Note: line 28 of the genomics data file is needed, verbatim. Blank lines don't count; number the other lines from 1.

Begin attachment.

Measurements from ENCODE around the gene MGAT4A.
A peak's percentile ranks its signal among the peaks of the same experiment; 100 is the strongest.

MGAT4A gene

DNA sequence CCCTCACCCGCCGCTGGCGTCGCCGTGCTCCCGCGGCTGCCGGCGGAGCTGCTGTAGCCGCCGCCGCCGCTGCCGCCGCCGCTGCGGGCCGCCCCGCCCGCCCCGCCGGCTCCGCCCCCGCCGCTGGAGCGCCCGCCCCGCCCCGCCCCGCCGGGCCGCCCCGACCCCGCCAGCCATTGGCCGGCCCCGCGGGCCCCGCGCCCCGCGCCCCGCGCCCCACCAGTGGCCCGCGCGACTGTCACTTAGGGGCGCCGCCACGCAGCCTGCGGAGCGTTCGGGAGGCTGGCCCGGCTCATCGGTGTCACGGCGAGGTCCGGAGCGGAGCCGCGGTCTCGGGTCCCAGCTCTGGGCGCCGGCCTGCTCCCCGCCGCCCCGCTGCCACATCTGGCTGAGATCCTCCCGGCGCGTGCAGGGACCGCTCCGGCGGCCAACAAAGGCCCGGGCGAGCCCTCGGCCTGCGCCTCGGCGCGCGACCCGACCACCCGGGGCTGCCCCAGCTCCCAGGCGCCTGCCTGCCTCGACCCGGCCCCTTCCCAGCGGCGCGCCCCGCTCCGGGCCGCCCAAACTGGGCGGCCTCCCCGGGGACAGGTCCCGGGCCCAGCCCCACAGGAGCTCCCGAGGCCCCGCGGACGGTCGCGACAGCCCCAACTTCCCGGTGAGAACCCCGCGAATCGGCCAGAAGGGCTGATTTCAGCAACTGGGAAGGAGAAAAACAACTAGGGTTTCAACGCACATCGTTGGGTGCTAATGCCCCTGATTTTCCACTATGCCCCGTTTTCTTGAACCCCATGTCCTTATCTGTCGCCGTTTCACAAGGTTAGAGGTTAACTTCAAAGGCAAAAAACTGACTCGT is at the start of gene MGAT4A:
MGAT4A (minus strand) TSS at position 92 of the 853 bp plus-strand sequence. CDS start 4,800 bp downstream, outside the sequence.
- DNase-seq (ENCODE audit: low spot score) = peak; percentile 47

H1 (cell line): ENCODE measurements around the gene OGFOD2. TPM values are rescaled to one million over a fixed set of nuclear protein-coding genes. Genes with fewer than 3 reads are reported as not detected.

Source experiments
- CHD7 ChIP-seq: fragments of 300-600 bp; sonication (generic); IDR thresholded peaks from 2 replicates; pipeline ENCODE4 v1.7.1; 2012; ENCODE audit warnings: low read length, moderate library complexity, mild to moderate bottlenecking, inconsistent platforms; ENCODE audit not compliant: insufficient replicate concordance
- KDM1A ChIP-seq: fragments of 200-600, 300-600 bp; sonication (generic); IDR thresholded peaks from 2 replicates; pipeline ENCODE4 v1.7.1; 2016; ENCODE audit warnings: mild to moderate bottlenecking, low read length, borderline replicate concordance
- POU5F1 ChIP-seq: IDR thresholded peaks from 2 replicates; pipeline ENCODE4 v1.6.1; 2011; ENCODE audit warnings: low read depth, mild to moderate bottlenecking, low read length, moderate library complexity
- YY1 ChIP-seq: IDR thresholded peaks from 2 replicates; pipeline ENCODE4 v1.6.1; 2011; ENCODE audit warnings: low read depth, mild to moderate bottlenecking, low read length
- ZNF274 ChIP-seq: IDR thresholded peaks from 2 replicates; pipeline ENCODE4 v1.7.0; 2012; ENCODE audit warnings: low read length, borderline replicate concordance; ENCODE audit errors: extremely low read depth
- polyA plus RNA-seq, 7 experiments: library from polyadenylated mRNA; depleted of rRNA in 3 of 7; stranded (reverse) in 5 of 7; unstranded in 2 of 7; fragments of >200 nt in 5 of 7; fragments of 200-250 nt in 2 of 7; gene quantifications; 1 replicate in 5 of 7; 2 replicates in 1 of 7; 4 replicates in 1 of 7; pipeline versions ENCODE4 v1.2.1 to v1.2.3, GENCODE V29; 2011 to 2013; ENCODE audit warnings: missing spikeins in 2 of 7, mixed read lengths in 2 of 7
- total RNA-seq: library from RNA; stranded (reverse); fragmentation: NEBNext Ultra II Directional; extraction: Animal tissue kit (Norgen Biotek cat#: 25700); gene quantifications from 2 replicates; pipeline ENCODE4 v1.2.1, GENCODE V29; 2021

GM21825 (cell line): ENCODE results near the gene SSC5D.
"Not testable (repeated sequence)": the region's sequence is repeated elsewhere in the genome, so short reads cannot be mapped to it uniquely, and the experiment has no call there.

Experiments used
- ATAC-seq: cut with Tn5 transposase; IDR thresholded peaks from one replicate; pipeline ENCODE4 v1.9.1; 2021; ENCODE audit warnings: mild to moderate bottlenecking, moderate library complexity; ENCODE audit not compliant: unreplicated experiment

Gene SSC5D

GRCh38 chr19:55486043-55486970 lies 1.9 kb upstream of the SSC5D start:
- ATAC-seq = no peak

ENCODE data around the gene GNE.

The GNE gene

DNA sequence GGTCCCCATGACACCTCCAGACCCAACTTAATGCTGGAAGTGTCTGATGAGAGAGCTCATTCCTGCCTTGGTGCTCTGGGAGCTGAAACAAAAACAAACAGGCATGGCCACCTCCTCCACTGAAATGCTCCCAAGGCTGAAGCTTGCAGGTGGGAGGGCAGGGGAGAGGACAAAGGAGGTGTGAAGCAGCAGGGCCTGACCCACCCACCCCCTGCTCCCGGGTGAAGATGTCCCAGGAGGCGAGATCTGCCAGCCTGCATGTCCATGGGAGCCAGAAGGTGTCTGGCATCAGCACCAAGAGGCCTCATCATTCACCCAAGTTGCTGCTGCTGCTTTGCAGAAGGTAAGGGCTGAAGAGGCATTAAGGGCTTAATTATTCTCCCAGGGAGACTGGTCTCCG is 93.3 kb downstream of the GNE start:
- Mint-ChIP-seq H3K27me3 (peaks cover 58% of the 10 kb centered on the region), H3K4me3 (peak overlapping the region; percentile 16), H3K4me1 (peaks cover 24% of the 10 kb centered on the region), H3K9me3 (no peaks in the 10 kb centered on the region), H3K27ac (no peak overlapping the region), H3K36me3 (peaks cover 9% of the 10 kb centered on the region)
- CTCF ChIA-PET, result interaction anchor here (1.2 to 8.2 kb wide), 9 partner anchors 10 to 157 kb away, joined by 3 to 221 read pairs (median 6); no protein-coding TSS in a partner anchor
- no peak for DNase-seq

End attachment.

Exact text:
- no peak for DNase-seq